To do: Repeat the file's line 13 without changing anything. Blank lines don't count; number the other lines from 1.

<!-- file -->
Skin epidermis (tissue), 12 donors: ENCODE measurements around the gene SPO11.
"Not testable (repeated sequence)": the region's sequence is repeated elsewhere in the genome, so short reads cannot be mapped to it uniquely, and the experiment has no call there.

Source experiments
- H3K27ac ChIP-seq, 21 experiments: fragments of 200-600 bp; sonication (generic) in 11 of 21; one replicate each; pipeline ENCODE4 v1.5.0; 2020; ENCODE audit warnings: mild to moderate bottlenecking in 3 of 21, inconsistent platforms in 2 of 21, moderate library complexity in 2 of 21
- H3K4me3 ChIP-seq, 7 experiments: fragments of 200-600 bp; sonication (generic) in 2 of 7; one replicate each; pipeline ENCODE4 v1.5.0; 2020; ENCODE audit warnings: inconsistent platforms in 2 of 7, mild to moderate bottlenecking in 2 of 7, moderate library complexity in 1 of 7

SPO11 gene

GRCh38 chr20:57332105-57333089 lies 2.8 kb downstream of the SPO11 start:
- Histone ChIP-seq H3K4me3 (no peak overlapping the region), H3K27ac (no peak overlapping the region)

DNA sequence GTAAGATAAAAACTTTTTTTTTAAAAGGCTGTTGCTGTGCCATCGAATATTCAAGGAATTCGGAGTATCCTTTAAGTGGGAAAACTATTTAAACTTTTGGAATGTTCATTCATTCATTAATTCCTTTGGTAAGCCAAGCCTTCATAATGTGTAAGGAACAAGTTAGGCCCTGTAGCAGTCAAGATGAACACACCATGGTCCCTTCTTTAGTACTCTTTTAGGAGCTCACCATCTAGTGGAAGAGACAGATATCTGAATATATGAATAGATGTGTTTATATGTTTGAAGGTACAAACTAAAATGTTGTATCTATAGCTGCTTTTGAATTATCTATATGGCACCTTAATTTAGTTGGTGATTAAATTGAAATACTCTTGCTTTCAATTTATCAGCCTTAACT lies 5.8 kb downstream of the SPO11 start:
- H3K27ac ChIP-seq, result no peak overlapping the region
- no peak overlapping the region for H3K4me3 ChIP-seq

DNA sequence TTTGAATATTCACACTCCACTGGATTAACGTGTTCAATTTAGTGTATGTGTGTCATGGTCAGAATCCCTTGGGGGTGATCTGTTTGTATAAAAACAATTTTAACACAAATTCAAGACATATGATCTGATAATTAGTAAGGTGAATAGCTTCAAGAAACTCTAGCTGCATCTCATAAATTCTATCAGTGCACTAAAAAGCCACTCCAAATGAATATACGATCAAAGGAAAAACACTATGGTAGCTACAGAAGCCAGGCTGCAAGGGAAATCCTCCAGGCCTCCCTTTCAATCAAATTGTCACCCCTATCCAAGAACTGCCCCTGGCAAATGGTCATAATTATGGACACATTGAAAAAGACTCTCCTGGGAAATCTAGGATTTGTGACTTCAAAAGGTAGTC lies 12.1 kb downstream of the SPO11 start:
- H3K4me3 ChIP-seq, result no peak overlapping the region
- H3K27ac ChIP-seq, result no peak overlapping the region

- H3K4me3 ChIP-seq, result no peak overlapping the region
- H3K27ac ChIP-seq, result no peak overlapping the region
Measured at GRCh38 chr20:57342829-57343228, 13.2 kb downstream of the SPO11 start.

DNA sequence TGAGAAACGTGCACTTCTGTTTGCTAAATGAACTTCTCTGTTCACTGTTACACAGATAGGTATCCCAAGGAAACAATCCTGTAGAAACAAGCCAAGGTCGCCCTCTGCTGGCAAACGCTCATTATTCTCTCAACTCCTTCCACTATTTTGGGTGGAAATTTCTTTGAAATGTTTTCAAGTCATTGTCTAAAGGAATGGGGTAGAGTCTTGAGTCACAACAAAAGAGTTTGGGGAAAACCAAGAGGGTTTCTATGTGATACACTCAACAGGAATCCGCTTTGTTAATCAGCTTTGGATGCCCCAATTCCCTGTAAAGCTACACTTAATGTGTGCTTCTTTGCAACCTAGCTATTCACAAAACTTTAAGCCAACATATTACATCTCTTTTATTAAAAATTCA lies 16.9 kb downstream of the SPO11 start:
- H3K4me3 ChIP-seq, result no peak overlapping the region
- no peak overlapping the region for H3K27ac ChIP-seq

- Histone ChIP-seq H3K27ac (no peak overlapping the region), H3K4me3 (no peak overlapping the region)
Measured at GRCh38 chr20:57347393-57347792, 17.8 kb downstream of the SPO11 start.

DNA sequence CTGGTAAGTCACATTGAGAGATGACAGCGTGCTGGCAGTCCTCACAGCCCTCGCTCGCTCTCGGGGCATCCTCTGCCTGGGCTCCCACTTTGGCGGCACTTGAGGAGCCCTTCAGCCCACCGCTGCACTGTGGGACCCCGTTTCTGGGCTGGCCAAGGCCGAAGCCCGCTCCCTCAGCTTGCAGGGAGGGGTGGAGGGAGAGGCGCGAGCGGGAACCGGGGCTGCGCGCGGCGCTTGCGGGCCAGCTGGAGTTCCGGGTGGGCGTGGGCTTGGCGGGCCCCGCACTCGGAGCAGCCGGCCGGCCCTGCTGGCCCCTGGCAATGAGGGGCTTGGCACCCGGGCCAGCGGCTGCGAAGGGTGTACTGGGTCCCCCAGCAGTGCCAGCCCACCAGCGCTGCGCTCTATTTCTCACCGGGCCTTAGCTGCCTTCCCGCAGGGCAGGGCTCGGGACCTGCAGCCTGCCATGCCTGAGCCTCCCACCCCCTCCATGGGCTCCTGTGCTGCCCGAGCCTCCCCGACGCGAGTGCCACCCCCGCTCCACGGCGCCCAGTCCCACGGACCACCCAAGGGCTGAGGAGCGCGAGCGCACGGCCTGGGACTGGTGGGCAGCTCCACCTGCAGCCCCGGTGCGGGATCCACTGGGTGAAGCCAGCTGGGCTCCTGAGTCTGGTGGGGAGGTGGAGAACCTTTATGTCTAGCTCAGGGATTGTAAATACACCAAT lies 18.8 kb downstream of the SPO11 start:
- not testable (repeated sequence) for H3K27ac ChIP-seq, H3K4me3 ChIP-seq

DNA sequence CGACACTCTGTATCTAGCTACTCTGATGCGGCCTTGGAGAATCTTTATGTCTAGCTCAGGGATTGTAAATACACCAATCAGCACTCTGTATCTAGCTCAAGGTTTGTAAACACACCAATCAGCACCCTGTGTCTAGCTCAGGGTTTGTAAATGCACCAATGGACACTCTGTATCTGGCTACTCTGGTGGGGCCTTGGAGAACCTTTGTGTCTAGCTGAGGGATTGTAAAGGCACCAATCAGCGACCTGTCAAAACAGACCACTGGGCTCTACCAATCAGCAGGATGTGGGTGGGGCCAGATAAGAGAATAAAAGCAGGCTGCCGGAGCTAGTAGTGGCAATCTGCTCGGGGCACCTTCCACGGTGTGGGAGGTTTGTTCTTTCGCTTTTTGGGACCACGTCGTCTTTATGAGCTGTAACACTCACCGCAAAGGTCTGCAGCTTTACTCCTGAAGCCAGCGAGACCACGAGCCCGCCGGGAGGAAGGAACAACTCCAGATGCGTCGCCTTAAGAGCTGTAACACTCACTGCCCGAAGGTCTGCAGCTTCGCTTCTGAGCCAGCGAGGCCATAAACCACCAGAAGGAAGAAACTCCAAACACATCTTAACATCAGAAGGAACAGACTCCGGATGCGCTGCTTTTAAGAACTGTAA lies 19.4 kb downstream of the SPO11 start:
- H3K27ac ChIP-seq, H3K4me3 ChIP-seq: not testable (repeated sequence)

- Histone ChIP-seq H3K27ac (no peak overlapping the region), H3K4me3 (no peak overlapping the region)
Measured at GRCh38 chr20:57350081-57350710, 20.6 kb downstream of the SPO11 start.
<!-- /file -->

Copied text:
- H3K4me3 ChIP-seq, result no peak overlapping the region